Shakhtar and Dynamo Kiev rivalry could hurt Ukraine at Euro 2016

Few expected the big Ukrainian Clasico between Shakhtar Donetsk and Dynamo Kiev to make huge headlines Sunday. After all, it was a rather meaningless fixture, given the fact that Dynamo had secured their second championship title in a row before the game.

The two giants dominate the league (only twice in the last 19 seasons have they failed to finish first or second together) and Shakhtar's failure to stop their rivals from defending the crown would have been a major blow for the club. However, the fallout from the clash Sunday could also have a serious impact on the national team about to start their final preparations for Euro 2016.

Shakhtar, who won 3-0 in Kiev back in October, wanted to prove the point against the big rivals on their "home" ground in Lviv, and did so emphatically by the very same margin. But the scoreline mattered little as both teams were involved in a brawl that could have repercussions in the summer.

After former Arsenal striker Eduardo da Silva scored the third goal, Shakhtar midfielder Taras Stepanenko approached the visiting fans and kissed the badge on his shirt in front of them. Dynamo players considered that as an unacceptable provocation, and all hell broke loose. Quite a few Kiev stars tried to attack Stepanenko before Andriy Yarmolenko kicked him to the ground with an astonishing challenge that could easily have caused a serious injury.

Shakhar players defended Stepanenko and attacked Yarmolenko, with Oleksandr Kucher the most active aggressor, even though he spent the game on the bench. In the end, more than 30 players and officials were involved in a mass brawl. The referee sent off Yarmolenko and Kucher, and Stepanenko was given his marching orders with a second yellow for unsportsmanlike conduct.

Tension between Yarmolenko and Stepanenko is nothing new. Three years ago, the Dynamo Kiev superstar almost broke Stepanenko's leg. The Shakhar midfielder forgave him as time went by, and after October's match the duo even exchanged shirts after the final whistle. Incredibly, though, Yarmolenko -- disappointed with the defeat -- threw the shirt to the ground as he went to thank his fans for support.

Such behaviour was widely condemned, but Yarmolenko never apologised. "He explained his actions, but didn't say he was sorry," Shakhar general director Sergey Palkin said.

Clashes when Shakhtar play Dynamo are nothing new either. Brawls have become pretty frequent when the two clubs meet. There was pushing and shoving in January 2012, for example, when Shakhtar captain Darijo Srna seemingly tried to bite Dynamo defender Goran Popov on the neck.

Later that year, the bizarre sending off of Denis Garmash, who entered the field without permission after medical treatment, prompted both benches -- including coaches -- to attack each other.

The 2014 Ukrainian Cup final also ended in a squabble during injury time after a vicious foul by Kucher. Eventually, Yarmolenko and Shakhtar defender Yaroslav Rakitskiy were singled out and sent off, even though most of the players could have been punished.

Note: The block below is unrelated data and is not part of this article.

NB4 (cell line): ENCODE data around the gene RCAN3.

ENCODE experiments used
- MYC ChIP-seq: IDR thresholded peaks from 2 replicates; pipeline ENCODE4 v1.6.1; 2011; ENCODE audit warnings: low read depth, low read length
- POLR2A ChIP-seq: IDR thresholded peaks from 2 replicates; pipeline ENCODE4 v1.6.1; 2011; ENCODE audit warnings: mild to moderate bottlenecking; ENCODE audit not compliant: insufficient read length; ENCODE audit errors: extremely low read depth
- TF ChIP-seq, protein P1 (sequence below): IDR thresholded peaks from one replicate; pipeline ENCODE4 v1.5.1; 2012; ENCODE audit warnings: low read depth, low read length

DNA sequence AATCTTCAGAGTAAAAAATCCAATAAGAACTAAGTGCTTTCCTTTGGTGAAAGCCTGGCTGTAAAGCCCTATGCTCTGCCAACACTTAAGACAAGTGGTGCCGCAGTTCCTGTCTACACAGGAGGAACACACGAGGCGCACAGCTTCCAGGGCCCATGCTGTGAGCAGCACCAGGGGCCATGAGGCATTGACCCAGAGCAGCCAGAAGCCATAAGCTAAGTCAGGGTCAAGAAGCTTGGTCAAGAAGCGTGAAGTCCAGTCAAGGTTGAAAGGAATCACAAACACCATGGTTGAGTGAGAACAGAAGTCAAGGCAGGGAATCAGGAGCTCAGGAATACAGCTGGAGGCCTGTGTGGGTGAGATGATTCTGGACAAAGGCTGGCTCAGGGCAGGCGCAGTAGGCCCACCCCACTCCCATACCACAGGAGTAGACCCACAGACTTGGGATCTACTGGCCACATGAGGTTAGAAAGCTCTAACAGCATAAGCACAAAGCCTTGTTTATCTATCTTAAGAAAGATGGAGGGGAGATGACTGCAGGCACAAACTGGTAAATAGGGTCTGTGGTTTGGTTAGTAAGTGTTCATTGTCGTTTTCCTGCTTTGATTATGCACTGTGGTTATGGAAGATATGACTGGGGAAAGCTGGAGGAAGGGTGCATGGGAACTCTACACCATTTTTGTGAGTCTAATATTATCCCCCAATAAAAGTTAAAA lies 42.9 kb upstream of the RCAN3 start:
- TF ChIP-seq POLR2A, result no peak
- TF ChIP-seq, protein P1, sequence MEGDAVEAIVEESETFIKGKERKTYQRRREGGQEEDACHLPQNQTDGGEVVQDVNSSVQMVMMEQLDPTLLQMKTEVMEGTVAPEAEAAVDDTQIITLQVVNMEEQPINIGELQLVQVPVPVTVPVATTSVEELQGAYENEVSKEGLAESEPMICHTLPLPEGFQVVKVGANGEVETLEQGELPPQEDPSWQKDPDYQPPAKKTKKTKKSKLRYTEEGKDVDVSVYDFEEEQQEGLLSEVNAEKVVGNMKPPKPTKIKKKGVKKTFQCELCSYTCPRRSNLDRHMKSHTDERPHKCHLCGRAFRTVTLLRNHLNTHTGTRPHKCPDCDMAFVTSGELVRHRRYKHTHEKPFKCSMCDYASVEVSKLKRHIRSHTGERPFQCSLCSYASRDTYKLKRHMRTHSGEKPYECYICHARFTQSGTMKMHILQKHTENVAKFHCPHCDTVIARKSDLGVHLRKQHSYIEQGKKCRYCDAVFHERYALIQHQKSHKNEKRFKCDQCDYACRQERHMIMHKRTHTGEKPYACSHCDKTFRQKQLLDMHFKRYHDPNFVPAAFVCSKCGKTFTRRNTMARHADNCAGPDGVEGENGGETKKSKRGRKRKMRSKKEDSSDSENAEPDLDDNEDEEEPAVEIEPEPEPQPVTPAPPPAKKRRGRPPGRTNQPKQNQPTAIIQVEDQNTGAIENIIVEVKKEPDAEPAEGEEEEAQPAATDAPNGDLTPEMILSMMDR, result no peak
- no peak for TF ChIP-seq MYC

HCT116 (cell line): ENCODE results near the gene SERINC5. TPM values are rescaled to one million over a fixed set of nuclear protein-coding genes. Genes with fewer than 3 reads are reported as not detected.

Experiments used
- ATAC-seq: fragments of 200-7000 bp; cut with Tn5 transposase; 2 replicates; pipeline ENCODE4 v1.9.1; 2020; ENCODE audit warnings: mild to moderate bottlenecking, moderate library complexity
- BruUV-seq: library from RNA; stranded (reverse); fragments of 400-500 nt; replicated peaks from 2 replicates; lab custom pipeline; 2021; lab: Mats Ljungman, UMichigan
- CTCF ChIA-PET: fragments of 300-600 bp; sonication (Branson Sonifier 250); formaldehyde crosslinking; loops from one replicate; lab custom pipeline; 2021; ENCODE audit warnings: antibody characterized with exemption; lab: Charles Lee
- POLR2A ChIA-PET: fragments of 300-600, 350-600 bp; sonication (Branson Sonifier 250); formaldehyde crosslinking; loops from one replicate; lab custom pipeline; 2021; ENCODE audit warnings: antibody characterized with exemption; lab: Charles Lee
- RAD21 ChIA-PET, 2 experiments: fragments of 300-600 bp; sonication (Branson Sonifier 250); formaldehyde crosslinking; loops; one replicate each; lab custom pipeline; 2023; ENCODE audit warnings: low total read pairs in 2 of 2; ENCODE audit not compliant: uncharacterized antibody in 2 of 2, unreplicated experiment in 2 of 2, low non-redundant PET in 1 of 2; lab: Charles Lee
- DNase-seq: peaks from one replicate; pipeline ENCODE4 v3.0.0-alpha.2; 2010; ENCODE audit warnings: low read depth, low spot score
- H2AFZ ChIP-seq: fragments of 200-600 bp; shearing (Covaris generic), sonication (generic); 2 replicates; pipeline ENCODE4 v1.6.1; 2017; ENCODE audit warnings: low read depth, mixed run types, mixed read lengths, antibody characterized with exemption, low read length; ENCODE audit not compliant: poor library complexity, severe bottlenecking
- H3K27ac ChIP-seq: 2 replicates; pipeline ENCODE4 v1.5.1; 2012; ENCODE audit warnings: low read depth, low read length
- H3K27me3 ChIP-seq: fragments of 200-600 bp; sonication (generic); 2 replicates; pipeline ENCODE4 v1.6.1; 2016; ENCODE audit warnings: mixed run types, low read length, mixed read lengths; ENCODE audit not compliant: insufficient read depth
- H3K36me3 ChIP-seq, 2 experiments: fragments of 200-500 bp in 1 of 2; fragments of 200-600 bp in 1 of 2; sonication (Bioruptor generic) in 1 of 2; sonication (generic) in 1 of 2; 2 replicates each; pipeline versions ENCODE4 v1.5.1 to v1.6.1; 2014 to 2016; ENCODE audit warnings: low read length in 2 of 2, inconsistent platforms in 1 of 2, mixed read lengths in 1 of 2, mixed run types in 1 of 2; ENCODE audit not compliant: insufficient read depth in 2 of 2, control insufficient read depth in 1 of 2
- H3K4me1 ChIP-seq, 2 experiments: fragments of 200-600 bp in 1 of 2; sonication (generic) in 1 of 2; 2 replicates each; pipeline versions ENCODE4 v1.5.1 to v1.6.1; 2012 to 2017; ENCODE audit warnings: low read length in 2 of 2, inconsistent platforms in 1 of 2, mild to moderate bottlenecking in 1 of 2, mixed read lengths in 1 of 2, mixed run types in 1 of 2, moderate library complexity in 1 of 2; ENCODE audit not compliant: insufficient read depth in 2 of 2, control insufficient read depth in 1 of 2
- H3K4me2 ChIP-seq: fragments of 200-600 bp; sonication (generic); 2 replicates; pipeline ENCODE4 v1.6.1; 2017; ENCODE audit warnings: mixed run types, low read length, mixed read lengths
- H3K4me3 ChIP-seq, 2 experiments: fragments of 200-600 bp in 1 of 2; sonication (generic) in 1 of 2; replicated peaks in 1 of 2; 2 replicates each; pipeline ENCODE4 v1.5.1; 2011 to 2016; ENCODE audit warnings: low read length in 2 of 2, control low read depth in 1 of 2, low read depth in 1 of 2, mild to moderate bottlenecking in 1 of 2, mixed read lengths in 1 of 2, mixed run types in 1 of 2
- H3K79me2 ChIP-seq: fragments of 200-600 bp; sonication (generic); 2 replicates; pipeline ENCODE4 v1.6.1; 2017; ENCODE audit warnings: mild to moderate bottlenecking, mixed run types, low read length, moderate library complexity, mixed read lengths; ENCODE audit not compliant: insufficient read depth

The history between the two sides is desperately poor, but it is nothing compared to the events on Sunday as the harmony within the national team is at stake.

"I want to tell the whole country that my friendship with Yarmolenko is over," Stepanenko revealed after the game. "I forgave him for throwing my shirt, because I didn't want to escalate the conflict, but this time he could have intentionally broken my knee.

"I will do my utmost for the [national] team on the pitch, but I don't have to talk to him off it. He just doesn't learn any lessons."

Yarmolenko's repeated misbehaviour could be a significant warning sign for his potential suitors. Liverpool have been touted as his potential destination in the summer, but Jurgen Klopp should certainly take a closer look at the winger's attitude (and his past history) before taking what could be an expensive gamble on a player who signed a new contract recently despite maintaining his desire to quit the club.

The fallout from the game has continued. Not only have the Dynamo players refused to apologise for their part in the melee, but 41-year-old goalkeeper Oleksandr Shovkovskiy issued a bizarre warning to the Shakhtar man: "Stepanenko should think about his personal security. He lives in Kiev now, and I think that [Dynamo] fans might not forgive him for such behaviour"

Shakhtar players have had to live in Kiev for the last two years, following the war in Donetsk, but the situation between the clubs has now reached its all-time nadir. After their public falling-out, how Ukraine's national team deals with the two players just a few weeks before the start of Euro 2016 remains to be seen.

National coach Mykhaylo Fomenko is hardly the man to bring them together. When asked about the actions he will take regarding Yarmolenko and Stepanenko, he meekly replied: "You better ask the players. I hope they will be wise enough not to bring the conflict into the national team, and they are the only ones who can solve the problem."

Given the latest comments, that is the last thing the players are about to do. Almost all of the Ukraine first team is based on Shakhtar and Dynamo players, and the recent problems will likely turn the dressing room into a very unpleasant place. Therefore, Germany, Poland and Northern Ireland can be rather optimistic ahead of their group games against Ukraine this summer. If Yarmolenko, Stepanenko and their teammates exit the tournament early, it will be easy to understand the reasons why.